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Saturday, October 19, 2013

Overreaction to a Fist Fight -- September 7, 2013

The prison was taken off lockdown fleetingly Tuesday. During the morning, a few convicts threw batteries at the warden and B House was put back on lockdown. Two days later, all prisoners were confined to their cells 24/7 after a fight on a walkway. I was on the South Yard at the time and could see two inmates throwing punches at each other. A lieutenant sprayed the men multiple times with mace, but they continued. Two shotgun blasts from a distant gun tower not surprisingly also had no effect. Eventually, however, the prisoners were taken down, handcuffed, and taken to Segregation. Although I thought little of the fight which is a regular occurrence in prison, the administration overreacted. Numerous guards escorted inmates from around the penitentiary accompanied by high ranking staff. Later I heard rumors of a staff assault. I did not see any, but it is possible staff were clipped trying to break up the fight or other fights occurred inside a nearby tunnel.

Normally, I would not care about yet another lockdown because I do not like leaving my cell. However, both my cellmate and I have not been able to shop since mid-June. We were both entirely out of food and had to eat what was served us or go hungry. The warden had a memo posted on a cable station scheduling commissary dates for all units and galleries in the penitentiary. It was an attempt to create order and consistency from what was a very irregular pattern. Prisoners never knew when they were going to be allowed to shop. Unfortunately on Monday the prison was kept on lockdown and my cell block was unable to make any purchases. Many men were angry because Sunday night convicts had filled out commissary order forms and were expecting to be given their store the following day. Now, they had to wait two more weeks or possibly a month.

Prisoners in C House were, however, allowed to immediately have some time on the yard or gym. Tuesday morning, normal operations were announced on the loudspeaker and recreation lines followed an hour later. It was a nice day, but I knew nearly everyone in the unit would be going out after 2-1/2 weeks of lockdown. On the small yards, prisoners would be packed in areas which were a little larger than two basketball courts. Thanks, but no thanks, I preferred to stay in my cell. I could exercise there just as well and without any people except for my cellmate who stayed asleep on his bunk.

At chow, I basically had to leave my cell to eat. Already, I was losing weight and by October I thought I may be emaciated. A few prisoners in the line to the chow hall asked why my cellmate and I did not go to the yard considering how pleasant the weather was. We told them there was nothing to do but play basketball. A prisoner replied that a bench and two pieces of iron were placed on each small yard where a small walk led to the basketball courts. Even upon hearing this news, I did not feel as I missed anything. I imagined there was a long line to use the 2 iron bars and I did not want to be on the crowded little yard. In the future, however, when it becomes cold outside, I may begin to go. Fewer prisoners go to the yard on cold days or when they have regular movement.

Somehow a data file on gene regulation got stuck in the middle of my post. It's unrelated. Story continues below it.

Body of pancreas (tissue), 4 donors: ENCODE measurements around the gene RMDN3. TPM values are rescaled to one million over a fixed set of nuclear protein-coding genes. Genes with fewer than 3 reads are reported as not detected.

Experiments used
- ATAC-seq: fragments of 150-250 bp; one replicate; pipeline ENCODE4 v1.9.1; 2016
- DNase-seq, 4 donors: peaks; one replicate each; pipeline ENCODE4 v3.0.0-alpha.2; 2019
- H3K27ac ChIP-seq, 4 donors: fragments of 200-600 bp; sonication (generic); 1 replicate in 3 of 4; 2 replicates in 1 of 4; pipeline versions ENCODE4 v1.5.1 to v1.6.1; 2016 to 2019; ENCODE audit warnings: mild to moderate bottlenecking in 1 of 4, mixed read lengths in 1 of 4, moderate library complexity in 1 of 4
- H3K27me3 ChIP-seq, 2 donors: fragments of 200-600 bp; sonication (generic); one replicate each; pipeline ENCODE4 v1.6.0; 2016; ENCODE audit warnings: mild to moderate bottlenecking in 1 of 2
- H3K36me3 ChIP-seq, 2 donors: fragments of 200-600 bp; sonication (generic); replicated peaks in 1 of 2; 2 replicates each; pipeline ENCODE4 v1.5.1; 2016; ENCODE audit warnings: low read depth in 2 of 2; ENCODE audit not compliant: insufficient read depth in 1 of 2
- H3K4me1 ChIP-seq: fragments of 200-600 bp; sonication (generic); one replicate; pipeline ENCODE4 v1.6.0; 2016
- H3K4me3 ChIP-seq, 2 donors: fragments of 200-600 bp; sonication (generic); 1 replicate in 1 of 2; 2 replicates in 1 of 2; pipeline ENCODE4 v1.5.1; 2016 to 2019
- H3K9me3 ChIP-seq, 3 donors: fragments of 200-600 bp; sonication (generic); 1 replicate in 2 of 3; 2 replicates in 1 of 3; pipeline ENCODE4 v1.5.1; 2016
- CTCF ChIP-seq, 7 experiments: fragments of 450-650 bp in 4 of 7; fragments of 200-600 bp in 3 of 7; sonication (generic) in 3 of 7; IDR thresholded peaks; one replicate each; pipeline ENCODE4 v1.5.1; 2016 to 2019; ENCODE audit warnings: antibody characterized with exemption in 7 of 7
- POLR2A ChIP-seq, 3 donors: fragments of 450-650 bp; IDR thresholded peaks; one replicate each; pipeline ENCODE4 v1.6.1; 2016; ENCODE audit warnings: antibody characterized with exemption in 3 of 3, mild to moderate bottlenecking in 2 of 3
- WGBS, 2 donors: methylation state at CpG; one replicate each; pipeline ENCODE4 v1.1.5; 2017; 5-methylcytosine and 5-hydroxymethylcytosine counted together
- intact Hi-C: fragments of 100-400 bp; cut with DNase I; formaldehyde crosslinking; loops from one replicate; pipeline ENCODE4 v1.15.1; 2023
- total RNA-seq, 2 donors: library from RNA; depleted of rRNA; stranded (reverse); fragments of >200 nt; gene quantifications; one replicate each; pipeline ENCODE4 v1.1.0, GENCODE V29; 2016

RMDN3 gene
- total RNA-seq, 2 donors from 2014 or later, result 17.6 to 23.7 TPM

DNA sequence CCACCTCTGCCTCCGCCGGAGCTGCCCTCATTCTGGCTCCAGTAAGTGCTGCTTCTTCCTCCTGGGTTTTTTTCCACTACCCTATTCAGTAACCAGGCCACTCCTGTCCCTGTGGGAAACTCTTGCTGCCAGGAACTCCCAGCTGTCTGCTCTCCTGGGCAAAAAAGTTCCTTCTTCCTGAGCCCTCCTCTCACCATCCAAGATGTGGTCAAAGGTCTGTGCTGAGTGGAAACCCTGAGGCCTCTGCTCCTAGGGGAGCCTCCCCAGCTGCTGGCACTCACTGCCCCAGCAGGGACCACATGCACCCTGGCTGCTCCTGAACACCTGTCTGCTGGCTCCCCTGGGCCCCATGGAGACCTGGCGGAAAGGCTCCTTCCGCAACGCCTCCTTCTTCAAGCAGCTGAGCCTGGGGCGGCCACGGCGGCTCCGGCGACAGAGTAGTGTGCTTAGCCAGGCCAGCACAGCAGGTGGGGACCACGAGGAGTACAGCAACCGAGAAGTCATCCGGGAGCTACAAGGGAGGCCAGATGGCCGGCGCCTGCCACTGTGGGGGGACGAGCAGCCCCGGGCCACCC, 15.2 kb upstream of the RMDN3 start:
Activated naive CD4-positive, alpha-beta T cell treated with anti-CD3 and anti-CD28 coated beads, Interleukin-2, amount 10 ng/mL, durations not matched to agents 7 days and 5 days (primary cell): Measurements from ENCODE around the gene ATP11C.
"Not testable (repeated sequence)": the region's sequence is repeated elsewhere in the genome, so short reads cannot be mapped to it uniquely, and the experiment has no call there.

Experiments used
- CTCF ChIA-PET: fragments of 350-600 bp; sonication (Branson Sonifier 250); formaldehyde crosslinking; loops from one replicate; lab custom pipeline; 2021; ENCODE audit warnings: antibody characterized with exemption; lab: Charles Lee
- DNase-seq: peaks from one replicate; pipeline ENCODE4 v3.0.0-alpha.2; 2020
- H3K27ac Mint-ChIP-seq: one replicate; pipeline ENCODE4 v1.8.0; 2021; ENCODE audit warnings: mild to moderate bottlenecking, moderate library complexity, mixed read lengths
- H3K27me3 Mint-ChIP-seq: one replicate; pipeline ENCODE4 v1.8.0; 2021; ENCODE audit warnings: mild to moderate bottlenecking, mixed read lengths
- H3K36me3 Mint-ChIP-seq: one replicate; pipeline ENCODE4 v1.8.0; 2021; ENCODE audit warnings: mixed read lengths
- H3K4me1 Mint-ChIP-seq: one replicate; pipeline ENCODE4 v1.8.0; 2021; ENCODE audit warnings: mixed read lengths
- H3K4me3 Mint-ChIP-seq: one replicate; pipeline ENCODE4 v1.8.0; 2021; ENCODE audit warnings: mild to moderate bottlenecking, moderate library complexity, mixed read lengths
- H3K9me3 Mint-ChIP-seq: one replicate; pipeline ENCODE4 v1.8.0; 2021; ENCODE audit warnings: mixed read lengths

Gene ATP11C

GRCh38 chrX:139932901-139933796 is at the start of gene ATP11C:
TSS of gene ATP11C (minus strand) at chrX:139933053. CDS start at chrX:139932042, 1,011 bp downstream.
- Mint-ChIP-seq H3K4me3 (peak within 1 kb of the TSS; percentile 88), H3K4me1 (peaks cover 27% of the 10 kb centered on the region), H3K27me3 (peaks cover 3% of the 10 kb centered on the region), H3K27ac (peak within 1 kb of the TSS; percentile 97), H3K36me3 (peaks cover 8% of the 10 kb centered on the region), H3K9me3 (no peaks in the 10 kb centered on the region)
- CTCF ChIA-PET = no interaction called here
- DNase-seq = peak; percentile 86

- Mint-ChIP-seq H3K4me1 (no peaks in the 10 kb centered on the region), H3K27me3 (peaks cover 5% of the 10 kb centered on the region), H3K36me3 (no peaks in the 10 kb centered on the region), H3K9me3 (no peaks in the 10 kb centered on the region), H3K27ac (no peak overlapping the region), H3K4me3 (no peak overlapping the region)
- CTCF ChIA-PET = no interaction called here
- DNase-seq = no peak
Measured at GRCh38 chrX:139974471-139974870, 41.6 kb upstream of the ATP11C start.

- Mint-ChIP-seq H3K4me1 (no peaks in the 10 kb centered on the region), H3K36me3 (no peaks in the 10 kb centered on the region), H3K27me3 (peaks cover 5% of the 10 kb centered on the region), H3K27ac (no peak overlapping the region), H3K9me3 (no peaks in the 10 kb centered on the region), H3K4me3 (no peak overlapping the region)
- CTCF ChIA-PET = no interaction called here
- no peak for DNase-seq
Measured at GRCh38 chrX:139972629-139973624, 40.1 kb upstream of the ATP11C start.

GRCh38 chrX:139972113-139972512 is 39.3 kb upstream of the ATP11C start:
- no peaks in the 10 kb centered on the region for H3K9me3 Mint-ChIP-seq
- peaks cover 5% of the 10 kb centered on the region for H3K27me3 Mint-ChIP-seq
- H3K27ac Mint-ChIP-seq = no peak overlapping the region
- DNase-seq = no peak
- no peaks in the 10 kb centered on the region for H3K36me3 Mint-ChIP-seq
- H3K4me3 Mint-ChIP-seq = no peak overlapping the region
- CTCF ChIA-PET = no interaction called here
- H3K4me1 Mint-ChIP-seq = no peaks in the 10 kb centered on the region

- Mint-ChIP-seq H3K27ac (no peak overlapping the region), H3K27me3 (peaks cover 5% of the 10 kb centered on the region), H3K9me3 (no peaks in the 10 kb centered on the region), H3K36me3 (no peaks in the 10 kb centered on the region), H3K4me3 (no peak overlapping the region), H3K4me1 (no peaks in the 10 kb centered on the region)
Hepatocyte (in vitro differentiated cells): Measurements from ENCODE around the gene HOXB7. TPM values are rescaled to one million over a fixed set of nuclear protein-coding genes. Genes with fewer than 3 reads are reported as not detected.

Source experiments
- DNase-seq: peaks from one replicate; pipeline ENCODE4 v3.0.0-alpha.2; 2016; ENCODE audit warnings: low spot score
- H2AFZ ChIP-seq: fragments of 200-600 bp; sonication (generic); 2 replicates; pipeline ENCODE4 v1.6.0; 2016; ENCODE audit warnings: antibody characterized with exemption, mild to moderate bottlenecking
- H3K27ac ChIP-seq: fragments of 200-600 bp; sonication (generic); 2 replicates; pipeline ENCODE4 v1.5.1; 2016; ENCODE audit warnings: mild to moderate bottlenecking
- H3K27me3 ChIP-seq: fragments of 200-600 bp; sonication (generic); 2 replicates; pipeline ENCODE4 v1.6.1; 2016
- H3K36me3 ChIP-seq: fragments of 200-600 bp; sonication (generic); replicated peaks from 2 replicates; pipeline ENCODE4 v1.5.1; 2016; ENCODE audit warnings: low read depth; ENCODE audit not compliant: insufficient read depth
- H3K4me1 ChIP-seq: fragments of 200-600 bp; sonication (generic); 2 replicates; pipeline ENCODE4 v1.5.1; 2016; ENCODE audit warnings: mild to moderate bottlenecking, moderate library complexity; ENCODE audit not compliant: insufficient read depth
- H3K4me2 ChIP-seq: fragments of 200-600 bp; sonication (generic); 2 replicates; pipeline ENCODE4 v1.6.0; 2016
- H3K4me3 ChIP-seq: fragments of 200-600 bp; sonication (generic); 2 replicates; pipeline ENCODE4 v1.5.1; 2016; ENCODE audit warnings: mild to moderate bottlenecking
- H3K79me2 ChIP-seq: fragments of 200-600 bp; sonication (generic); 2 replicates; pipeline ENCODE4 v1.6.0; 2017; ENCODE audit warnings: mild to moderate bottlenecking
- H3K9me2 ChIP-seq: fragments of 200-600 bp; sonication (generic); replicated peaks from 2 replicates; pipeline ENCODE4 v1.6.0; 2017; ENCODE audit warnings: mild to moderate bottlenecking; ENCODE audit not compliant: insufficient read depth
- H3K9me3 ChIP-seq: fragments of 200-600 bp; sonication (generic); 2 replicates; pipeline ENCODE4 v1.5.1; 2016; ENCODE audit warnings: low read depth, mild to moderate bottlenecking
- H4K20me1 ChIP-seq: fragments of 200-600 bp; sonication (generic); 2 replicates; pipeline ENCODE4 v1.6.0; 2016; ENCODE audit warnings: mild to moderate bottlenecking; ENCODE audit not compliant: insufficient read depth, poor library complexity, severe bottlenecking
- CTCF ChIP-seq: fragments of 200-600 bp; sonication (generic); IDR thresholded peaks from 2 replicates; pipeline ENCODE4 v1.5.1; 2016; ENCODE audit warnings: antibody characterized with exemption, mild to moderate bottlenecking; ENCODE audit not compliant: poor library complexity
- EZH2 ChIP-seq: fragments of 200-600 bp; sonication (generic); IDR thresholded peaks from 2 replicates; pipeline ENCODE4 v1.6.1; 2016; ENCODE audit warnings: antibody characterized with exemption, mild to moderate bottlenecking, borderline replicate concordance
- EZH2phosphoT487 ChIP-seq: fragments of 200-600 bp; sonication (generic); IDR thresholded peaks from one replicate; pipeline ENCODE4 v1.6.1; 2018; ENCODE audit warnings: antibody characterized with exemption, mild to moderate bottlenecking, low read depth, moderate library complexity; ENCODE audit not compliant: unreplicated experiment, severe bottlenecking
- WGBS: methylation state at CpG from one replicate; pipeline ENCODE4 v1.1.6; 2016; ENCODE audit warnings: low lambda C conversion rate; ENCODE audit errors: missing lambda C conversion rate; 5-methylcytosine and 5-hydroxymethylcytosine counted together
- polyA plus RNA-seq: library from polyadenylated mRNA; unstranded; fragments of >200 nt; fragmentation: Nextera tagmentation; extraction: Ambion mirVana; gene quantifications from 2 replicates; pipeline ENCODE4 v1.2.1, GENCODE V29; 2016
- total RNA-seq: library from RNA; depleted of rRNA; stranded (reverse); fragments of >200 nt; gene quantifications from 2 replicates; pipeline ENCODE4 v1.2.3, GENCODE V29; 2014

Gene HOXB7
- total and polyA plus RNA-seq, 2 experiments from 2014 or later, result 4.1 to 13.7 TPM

Men on the walk going to chow spoke about how B House was on lockdown. From what they said, the warden was conducting rounds in the unit and prisoners began to yell insults at him. Double A batteries which prisoners are sold for their Walkmans and electric razors were also thrown. They were either thrown toward him or at the windows. To my left was the quarter unit which many years ago was divided from C House. I did not notice any broken windows. However, the cell houses are enormous and the two combined is a city block long.

In the chow hall I spoke with Steve who I had not seen for weeks because of the lockdown. He said he had been approved to attend an unaccredited humanities class. Occasionally, the administration has been permitting teachers to come into the penitentiary to teach subjects other than general high school studies. The class will meet once a week for a couple of months unless disrupted by a lockdown. In a maximum security prison, there is little reason to give prisoners an education, particularly above that necessary to pass a GED exam. Nearly all prisoners will never be released and they do not have the intelligence to comprehend advanced courses. In medium and minimum security penitentiaries, low level vocational skills are taught which will help prisoners to a limited degree get jobs when released. I assume at Stateville the administration is seeking to keep men preoccupied without spending any money. The teachers are volunteers and do not earn any money.

Tuesday evening, I did not want to join the cattle herd to the chow hall. The food being served was terrible and I preferred to go hungry. Fortunately, someone gave me a Styrofoam box tray full of salad from the officers' dining room. Staff basically eat the same food as prisoners here unless they bring their own to work, but they always have a salad bar. If prisoners are served salad with their meal, it is typically just iceberg lettuce. The tray I was given, however, had chopped cucumber, broccoli, cauliflower, onions, tomatoes and shredded cheese. I shared part of it with my cellmate because I knew he was hungry too.